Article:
Part of nesting for me has also been decorating with furniture, art, and items that I find beautiful and make me happy. Which is why upon unboxing my Nest Audio in the color Sage, I was struck by its modern, robust, and inviting appearance. It stands out among other tech products out there: its curved frame is “inspired by a pillow and its fabric by home textiles.” It’s clearly designed to fit seamlessly into your artistically and mindfully curated home.

Additionally, “Nest Audio has a dedicated machine learning chip which makes the speed of Google Assistant’s answers and actions even faster,” something I noticed immediately upon setup. Responses are natural, extremely quick, and crystal clear. And while it’s possible to have your Google Nest’s microphone on in case you’re as forgetful as I can be and want to be reminded of something that was said earlier, it’s easily switched off to ensure your privacy in your home when you’re not using the feature.

Available in five colors — Chalk, Charcoal, Sand, Sky, and Sage — the Google Nest Audio comes in a hue that suits any home’s aesthetic. And since you’re going to want one in every room (because same), there’s a color for each room or personality in your household.

Kendall Cornish is an e-commerce editor at Travel + Leisure. You can follow her on Instagram at @kendall.cornish — her DMs are open to all things fashion, food, and beauty.

At Travel + Leisure, we’re dedicated to helping you find the absolute best products to meet your needs on the road and at home. The T+L Top Picks seal is awarded to items our editors have determined to be the best buys in their category.

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GOP Sen. Ben Sasse Says Trump Mistreats Women and Flirts With White Supremacists in Audio Recording

Nebraska Senator Ben Sasse said that President Donald Trump has “flirted” with white supremacists, “kisses dictators’ butts” and also criticized the way that the president treats women in an audio recording obtained by The Washington Examiner.

Ben Sasse wearing a suit and tie: Sen. Ben Sasse (R-NE) speaks while Supreme Court nominee Judge Amy Coney Barrett testifies before the Senate Judiciary Committee on the second day of her Supreme Court confirmation hearing on Capitol Hill on October 13, 2020 in Washington, D.C. In an audio recording obtained by The Washington Examiner, Sasse criticized President Donald Trump after he was asked about his relationship with the president.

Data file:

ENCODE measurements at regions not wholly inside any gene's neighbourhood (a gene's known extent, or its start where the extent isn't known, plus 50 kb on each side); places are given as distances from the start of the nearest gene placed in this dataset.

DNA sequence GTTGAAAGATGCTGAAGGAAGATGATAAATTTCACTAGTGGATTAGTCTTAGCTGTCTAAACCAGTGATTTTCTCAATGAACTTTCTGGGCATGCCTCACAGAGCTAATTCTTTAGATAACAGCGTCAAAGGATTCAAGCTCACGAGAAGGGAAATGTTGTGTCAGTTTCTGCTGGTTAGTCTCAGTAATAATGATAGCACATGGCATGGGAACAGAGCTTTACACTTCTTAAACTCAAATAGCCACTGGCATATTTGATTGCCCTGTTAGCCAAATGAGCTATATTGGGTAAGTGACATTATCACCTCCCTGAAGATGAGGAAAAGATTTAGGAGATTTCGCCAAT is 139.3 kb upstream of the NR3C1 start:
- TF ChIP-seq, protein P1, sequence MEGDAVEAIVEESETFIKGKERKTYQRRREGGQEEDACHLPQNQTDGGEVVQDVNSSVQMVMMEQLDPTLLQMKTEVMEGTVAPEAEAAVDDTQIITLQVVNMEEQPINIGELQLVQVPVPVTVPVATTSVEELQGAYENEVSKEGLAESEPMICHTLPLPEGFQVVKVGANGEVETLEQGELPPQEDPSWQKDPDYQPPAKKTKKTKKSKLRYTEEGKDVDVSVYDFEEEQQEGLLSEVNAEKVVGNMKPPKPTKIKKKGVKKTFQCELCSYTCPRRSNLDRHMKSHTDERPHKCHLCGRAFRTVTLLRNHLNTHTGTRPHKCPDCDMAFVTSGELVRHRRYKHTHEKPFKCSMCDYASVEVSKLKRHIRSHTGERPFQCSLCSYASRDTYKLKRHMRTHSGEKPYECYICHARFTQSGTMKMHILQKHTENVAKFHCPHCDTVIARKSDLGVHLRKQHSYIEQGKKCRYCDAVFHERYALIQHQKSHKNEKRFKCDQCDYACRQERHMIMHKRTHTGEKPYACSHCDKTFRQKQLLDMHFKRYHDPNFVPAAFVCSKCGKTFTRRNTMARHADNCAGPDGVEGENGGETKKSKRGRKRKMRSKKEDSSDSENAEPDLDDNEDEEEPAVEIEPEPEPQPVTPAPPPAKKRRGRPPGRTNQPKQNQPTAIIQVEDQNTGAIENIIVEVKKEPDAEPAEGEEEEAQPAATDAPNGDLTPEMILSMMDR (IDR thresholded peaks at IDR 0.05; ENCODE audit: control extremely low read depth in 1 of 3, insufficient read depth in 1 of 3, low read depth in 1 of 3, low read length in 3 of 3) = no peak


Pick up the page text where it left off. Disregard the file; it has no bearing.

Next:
© Anna Moneymaker-Pool/Getty
Sen. Ben Sasse (R-NE) speaks while Supreme Court nominee Judge Amy Coney Barrett testifies before the Senate Judiciary Committee on the second day of her Supreme Court confirmation hearing on Capitol Hill on October 13, 2020 in Washington, D.C. In an audio recording obtained by The Washington Examiner, Sasse criticized President Donald Trump after he was asked about his relationship with the president.

The comments that Sasse made were part of a nine-minute response the Republican senator gave when asked about his relationship with and criticism of Trump. According to the magazine, the audio was taken from a private call between Sasse and some of his constituents.

Sasse began his response by saying he worked hard to establish a working relationship with the president but reminded his listeners that he campaigned for other Republican presidential candidates before Trump became the party’s nominee in 2016. During the first two minutes of his answer, he said there were some issues on which he agreed with Trump, including efforts to appoint conservative federal judges. The Senate has already approved more than 200 of Trump’s judicial appointments, and the president has said he aspires to have at least 300 approved by the end of his first term in office.

Sasse spent the other seven minutes of his answer listing the policy positions on which he disagrees with Trump and explaining why Trump’s leadership concerns him about the future of the Republican Party, the Senate and the country as a whole. Sasse started by addressing the foreign policy problems he had with Trump, which he said included the way Trump “kisses dictators’ butts” and addressed neither the Uighur detention camps in China nor the plight of protesters in Hong Kong.

“It isn’t just that he fails to lead our allies, it’s that the United States now regularly sells out our allies under his leadership,” Sasse said.

The senator went on to list other issues he said he had with Trump: “The way he treats women and spends like a drunken sailor. The ways I criticized President [Barack] Obama for that kind of spending, I criticize President Trump for, as well. He mocks evangelicals behind closed doors. His family has treated the presidency like a business opportunity. He’s flirted with white supremacists.” Sasse also mentioned the coronavirus pandemic, which he said Trump initially did not take seriously and added that Trump “careens from curb to curb” in his administration’s pandemic response.

Sasse said he expected some of his constituents to disagree with his views on the president—Trump won Nebraska by 25 points in 2016, according to election results compiled by The New York Times—but he said he has spoken with some Nebraskans who voiced concerns about Trump’s time in office. “They don’t really want